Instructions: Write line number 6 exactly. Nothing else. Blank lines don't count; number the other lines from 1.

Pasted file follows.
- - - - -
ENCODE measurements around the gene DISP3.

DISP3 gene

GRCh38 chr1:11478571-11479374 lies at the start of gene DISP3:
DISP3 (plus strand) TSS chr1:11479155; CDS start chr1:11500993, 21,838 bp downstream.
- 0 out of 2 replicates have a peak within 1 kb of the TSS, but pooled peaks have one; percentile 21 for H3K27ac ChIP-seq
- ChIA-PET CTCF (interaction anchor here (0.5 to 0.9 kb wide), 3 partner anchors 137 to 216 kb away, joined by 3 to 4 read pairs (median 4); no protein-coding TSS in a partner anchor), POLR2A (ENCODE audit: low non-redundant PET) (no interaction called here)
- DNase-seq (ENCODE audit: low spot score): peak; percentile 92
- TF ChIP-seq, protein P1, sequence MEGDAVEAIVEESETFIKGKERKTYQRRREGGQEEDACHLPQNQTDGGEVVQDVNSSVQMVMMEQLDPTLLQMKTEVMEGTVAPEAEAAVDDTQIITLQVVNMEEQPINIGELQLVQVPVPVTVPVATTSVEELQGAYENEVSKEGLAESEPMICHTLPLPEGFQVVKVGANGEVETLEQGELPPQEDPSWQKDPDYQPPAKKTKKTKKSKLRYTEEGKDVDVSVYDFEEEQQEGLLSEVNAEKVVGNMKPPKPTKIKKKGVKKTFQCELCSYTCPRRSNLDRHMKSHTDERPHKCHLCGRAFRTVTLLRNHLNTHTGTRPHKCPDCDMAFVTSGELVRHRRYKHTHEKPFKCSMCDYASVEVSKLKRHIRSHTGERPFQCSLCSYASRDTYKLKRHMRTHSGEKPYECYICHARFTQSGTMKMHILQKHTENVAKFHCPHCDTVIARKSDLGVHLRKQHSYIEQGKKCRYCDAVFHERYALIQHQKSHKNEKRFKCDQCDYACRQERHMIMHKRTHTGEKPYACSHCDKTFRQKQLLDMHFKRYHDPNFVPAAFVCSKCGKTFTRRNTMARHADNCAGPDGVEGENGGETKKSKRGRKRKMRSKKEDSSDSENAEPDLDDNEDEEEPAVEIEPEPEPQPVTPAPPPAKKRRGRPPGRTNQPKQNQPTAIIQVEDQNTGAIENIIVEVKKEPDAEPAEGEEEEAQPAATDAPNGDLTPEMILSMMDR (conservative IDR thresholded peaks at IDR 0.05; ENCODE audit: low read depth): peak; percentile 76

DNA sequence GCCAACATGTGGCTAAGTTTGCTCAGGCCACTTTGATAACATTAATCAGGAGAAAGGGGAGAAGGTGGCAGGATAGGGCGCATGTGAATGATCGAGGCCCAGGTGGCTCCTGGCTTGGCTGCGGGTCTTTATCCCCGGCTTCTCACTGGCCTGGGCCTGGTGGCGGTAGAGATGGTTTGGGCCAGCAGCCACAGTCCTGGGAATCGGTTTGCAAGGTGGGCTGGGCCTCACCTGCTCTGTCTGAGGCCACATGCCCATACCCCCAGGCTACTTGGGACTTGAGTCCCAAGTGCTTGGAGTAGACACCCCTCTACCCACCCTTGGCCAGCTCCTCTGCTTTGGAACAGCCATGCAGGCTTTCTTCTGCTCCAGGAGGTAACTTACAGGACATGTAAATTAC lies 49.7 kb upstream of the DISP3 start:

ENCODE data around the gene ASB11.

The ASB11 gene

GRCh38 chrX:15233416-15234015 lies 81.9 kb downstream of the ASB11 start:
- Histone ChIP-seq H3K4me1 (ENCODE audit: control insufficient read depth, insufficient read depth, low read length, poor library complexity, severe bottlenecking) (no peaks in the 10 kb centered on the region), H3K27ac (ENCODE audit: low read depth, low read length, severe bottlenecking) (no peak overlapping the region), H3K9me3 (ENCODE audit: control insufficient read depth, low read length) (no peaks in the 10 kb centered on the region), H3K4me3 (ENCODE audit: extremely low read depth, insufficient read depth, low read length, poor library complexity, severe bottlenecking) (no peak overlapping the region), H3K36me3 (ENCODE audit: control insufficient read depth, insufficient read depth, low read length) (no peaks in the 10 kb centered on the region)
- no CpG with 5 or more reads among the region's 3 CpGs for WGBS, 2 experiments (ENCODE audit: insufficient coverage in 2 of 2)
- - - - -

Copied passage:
- ChIA-PET CTCF (interaction anchor here (0.5 to 0.9 kb wide), 3 partner anchors 137 to 216 kb away, joined by 3 to 4 read pairs (median 4); no protein-coding TSS in a partner anchor), POLR2A (ENCODE audit: low non-redundant PET) (no interaction called here)